As soon as I entered the state I made a beeline for the nearest big attraction of interest, Crater Lake National Park. I arrived on a comfortable day and spent a few hours walking along the shore and enjoying the view. It was enough to whet my appetite; the next time I visit I hope to camp a couple of days and see more.
The mouth of an ancient volcano, Crater Lake is extremely deep. The piece of land you see in the middle of the picture is called Wizard Island.
That evening I found a King's Table buffet restaurant and porked out, then backtracked around 20 miles to the campground where I had left my tent and sleeping bag all set up. It was a quiet little place on the bank of a river.
Oregon Campground River
I can't recall the name of the campground, but I spent the night here. I discovered the river while wandering around the grounds and came here in the morning to relax and enjoy the view before hitting the road.
I drove north up I-5 all the way to Portland, then picked up Highway 30 out to the coast. Highway 30 has an interesting bit of history for me; although I have never driven but a small fraction of its entire length, I have encountered this road in a number of places. I can recall driving along it in Indiana back when I used to live there!
I spent the night in a small, private campground on the coast, near Astoria. Since my clothes were mostly all dirty and the campground had washing machines, I took advantage of this and did my laundry. The next morning I headed up the coast on Highway 101.
The Oregon Shore
The entire coast of Oregon is public land. You won't find any construction to mar the view. This was a crisp, cool morning with the smell of the ocean in the air.
I had been in Washington state once before, for a conference in Astronomy when I was still a student at the U. of Arizona. I flew to Seattle that time, and found the climate change from 110 degrees and bone dry to 65 degrees and humid to be a shock to my system. This time I had had the chance to gradually acclimatize by driving, a mode of travel which I honestly prefer since it lets me see more of the country.
Highway 101 is unusual up in the Olympic Peninsula in that its direction changes. It makes its way up the Pacific side, then goes east along the Strait of Juan de Fuca, then turns back south again along the Hood Canal until it ends at Olympia. During its meanderings it passes through a section of Olympic National Park.
This banana-shaped lake lies just off of Highway 101 in a section of Olympic Park where you are not required to pay a fee to enter. It was a nice place to stop and stretch my legs.
In order to leave the Olympic Peninsula, I had two choices; I could either head south along 101 until I got to Olympia, then pick up I-5 again, or else I could hop over to Port Townsend on Highway 20 and take a ferry. Which do you think I chose?
On the Ferry
Ferry boats are a common means of transportation in this part of the state where large bodies of water separate cities and towns.
That night, I nearly ran out of gas. I was on a road heading east from Bellingham, looking for a campground, and the gauge was practically on fumes. I finally had to stop looking for a campground and start looking for a gas station! Fortunately, I found one, and at the same time the attendant told me where I could find a National Forest campground a little ways east.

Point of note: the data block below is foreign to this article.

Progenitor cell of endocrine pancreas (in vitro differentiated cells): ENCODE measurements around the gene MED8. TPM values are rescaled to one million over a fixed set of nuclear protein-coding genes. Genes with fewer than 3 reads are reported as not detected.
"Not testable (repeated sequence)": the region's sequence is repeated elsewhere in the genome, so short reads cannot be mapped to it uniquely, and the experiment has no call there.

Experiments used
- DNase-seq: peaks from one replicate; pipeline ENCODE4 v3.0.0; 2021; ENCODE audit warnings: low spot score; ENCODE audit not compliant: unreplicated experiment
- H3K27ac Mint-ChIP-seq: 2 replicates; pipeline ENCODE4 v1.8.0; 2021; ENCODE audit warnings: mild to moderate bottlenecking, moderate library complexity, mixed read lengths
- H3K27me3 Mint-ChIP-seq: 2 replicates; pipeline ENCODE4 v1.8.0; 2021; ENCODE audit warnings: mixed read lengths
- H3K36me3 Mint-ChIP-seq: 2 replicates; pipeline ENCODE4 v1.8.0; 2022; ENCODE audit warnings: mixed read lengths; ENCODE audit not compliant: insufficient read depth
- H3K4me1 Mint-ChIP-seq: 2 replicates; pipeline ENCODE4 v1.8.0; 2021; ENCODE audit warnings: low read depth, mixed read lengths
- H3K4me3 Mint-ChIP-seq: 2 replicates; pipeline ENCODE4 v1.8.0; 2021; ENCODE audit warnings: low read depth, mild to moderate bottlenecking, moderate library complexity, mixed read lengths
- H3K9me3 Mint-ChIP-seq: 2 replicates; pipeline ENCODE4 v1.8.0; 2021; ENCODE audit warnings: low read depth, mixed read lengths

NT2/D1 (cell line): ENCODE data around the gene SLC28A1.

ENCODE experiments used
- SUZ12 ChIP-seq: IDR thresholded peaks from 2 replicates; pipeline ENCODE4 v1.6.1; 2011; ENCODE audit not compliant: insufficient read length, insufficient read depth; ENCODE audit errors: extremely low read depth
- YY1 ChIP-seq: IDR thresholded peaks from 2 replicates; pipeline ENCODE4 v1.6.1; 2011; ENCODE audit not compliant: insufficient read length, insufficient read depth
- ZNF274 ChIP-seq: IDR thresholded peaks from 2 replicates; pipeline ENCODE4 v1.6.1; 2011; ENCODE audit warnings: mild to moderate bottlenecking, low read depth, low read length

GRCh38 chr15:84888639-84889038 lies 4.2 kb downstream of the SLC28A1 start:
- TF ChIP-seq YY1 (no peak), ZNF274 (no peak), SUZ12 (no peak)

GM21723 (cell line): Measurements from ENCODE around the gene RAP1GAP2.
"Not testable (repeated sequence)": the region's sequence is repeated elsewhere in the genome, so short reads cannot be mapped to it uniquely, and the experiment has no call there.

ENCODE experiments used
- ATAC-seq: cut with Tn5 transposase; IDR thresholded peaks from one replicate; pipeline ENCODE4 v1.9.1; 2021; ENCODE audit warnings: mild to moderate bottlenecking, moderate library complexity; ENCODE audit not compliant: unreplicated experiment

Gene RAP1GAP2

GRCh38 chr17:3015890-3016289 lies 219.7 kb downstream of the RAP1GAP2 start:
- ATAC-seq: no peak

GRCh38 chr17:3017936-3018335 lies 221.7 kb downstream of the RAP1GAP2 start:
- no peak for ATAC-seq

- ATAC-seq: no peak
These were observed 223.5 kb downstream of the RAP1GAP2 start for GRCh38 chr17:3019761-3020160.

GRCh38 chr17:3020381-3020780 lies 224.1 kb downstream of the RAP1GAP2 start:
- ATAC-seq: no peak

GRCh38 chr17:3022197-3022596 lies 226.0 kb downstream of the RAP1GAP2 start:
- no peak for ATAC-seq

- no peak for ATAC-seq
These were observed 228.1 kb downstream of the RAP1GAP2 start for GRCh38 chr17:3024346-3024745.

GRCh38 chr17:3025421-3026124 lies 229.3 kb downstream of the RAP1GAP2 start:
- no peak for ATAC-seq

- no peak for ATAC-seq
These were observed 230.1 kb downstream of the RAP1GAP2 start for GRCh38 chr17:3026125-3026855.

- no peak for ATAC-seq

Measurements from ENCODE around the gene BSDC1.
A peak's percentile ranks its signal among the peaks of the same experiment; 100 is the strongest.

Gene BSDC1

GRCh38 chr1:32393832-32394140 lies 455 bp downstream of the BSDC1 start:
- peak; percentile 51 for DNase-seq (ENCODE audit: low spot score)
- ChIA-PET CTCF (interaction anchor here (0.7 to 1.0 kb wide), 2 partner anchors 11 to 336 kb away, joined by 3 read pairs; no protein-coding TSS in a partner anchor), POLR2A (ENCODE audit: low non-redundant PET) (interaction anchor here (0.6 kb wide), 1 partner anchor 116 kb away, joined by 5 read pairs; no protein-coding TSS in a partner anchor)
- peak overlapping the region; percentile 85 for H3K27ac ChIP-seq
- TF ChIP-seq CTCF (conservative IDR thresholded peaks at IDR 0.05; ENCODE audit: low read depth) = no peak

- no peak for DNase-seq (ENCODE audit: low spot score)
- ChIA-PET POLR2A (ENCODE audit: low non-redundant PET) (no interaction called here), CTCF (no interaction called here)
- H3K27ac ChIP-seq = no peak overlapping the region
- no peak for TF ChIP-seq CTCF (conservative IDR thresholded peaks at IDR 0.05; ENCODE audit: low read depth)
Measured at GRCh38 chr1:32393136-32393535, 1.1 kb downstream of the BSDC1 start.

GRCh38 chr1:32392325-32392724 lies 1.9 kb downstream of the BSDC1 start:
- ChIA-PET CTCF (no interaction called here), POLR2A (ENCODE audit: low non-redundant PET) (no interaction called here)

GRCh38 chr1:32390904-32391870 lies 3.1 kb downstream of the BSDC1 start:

Morning at the Campground
I was taking a morning stroll and “just happened” to have my camera with me when I turned around and saw this.
The next morning I drove up a back road to a little town called Sumas, where I crossed the border into Canada to go visit Expo '86.
This border crossing was probably the easiest I have ever made heading north into Canada. A middle-aged fellow stuck his head out at the border and asked me what I was coming to Canada for. I told him I wanted to see Expo. He asked if I had any guns with me. I said no. He waved me on.
Expo was, well, interesting. At that time I hadn't had all the cross-cultural experience I've since acquired in my years with Wycliffe (see Billiard's Work). Seeing all of the nations and cultures represented here was fascinating. I spent more than an hour in the Chinese exhibit alone. I saw a mockup of a Soviet Venera spacecraft (the real one is still on Venus and rather hard to retrieve). And in the U.S. exhibit they had an actual Apollo space capsule and a real, honest-to-goodness moon rock!
This big dome was one of the trademark sights of this World's Fair.
Apollo space capsule
This was an actual capsule that had been in space. I don't recall which one it was. You can see all the blackening and scorching from reentry.
The actual rock is encased in the plastic pyramid on top of the black base. It's kind of hard to see in this picture; I hadn't expected the glare when I shot the photo.
After visiting the Expo for the day, I traveled north and camped at Nairn Falls Provincial Park. It was dark when I set up my tent, and during the night, whenever I woke up, I heard a rushing noise. At first I thought it was wind in the trees, but I finally realized that it was water. The next morning I found that I had pitched my tent only ten feet from a 40-foot canyon with a river at the bottom! If I had gotten up in the middle of the night and strayed too far, it could have been a long fall.
River Canyon in Nairn Falls
I took this picture early in the morning before leaving. The first step is a doozy!
After leaving Nairn Falls I drove back down the coast and crossed back into the U.S.
I took this shot while sitting in line waiting to cross back into the U.S. Note the flags on top; the Canadian Maple Leaf on the north and the Stars and Stripes on the south.
Washington is a state of contrasts. The Cascade Mountains act as a barrier to the moisture that blows in from the ocean, causing it to dump all over the Olympic Peninsula and other western parts, and preventing it from reaching further east. I drove down from the Canadian border into Seattle, then crossed Lake Washington and went southeast through Mt. Rainier National Park. As you can see in the picture, everything was green, green, green…
Lake east of Mt. Rainier NP
This lake lies in a valley below the highway. You can see a trail in the foreground. Note the clouds covering the trees at the top of the picture.
After I left Rainier I kept going east. I can still recall passing through a very short transition zone, and afterward I could have sworn I was back in the Arizona desert.
This part of the state is actually drier than the Arizona desert.
I camped that night in a KOA at Yakima. The next day I continued east toward Idaho.